The great digital shift has made it possible for all kinds of traders, in particular small and medium-sized enterprises (SMEs), to leave their home territory and cross borders to conquer new markets.
USEND COO / CTO Ran Grushkowsky told PYMNTS as businesses move further into other countries – and payments accelerate – complexity reigns and traditional back office workflows fail. can no longer follow.
To that end, he said, companies can outsource some of the more manual aspects of cross-border payments.
As Grushkowsky noted, with cross-border payments, “the biggest bottleneck is the human touch that people often think is necessary.”
This is especially true in the case of compliance, which he says is a complex business. There may be separate regulatory and compliance considerations on each side of the transaction, depending on the location of the issuing and receiving financial institutions.
“The industry is realizing,” said Grushkowsky, “that, especially on the ‘send’ side, you can automate a lot of these activities, but on the ‘receive’ side it’s a little more difficult.” Each financial institution on this side of the transaction, he said – whether it’s a bank or a licensed financial institution – can have their own compliance rules, around which protocols are built.
Platforms like USEND’s, he told PYMNTS, can automate the checks that are part of cross-border payments; the platform can also integrate KYC and KYB functions into algorithms (or intelligent routing technology) which can ensure that the correct procedures are followed.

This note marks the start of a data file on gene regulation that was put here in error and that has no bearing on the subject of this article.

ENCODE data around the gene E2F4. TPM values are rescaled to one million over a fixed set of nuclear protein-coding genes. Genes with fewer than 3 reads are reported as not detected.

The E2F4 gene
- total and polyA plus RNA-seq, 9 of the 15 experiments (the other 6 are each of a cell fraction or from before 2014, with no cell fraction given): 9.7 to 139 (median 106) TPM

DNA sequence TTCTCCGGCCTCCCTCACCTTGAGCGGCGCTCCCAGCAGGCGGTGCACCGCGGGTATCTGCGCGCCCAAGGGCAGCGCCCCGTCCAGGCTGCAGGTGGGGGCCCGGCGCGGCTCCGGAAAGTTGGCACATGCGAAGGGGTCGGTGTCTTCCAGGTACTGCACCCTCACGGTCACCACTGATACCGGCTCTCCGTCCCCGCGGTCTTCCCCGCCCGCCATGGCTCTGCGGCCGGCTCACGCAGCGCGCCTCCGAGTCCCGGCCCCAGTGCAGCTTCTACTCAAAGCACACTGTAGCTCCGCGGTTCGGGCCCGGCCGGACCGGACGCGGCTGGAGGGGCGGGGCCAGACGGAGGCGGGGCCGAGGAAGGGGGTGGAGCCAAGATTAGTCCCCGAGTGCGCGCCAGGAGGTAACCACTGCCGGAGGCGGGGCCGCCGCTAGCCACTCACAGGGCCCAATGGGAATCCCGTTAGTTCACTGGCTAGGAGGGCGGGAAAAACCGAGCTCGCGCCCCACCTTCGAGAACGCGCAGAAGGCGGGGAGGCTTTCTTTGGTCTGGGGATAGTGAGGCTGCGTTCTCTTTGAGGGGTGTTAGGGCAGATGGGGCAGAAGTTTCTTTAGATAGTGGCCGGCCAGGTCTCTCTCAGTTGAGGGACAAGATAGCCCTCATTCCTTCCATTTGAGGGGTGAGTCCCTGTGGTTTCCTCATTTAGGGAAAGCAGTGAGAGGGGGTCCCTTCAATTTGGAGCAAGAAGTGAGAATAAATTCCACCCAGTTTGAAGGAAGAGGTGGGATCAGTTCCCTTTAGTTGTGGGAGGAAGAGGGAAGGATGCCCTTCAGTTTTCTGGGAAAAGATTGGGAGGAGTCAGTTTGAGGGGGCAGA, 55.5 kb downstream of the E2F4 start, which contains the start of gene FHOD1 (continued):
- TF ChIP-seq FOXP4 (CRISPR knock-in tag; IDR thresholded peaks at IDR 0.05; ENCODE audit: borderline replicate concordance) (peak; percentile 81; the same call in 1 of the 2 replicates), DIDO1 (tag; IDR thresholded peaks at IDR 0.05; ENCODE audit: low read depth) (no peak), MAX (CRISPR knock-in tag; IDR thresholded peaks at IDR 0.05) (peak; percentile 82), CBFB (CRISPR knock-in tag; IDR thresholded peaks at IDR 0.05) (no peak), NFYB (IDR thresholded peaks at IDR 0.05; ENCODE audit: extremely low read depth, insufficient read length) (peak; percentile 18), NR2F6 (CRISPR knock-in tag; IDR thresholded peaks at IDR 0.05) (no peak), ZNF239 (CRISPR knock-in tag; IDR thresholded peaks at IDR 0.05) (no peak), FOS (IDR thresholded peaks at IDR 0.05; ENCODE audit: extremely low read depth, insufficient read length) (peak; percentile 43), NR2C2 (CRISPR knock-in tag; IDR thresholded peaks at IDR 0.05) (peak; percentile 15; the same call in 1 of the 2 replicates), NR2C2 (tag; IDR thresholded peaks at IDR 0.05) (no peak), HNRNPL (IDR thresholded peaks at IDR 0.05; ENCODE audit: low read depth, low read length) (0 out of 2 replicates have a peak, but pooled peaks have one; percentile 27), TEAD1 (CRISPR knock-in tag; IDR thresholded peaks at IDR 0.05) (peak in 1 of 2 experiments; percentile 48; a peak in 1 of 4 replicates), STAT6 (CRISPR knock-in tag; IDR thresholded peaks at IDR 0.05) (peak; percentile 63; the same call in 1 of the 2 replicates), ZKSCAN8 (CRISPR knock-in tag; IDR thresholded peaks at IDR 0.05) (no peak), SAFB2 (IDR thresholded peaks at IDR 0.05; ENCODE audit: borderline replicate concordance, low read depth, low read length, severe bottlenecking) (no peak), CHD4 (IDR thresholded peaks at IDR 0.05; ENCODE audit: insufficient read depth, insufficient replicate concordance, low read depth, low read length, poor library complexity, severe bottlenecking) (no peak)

“We’re able to basically streamline the whole process,” said Grushkowsky, which in turn creates a positive ripple effect – fewer transactions rejected due to compliance risks. With a high level of automation, he said, up to 90% of a client company’s transactions, depending on volume, can be done “automatically.”
With a nod to the recent acquisition of USEND by Brazilian digital bank Banco Inter, the goal is to foster “vertical integration”, which can help increase the speed of transactions – which is important then. as the world gets closer and closer to real time. Payments. Banking and merchant services offered in Brazil, with an initial focus on this market, the United States and Europe, will be expanded globally, he said.
Prepare for real-time payments
“When you talk about cross-border transactions, offering real-time payments requires that no human is involved in the transaction…” he said.
The push towards real time, he predicted, will lead to optimal experiences where payments are settled instantly and at low cost. To get there and to adhere to emerging standards governing real-time transactions (including more transparency), Grushkowsky said automation would become especially urgent for small businesses that want to sell into new markets or need to reconfigure their businesses. supply chains.
This means choosing the right payment service provider (s), he said – where the one he uses locally will be responsible for correctly registering these transactions with local tax authorities and tracking. import / export rules.
These small businesses want to be able to accept customers from (and paying for) anywhere, Grushkowsky noted. Regarding cards, he said as an example, it is important to process payments locally for better authorization rates; in other markets, alternative payments are essential. In yet other markets, such as Brazil, installment plans are standard features in e-commerce.
“We see a lot of companies working with us in the different markets we operate in… they usually ask for help after being mistreated. And they end up in trouble with the local authorities, ”said Grushkowsky. “So making sure everyone they’re with has a thorough understanding of local markets – what’s accepted locally, what payment terms are referred to, is definitely something we see becoming of greater demand for the little ones. traders – and large companies as well. “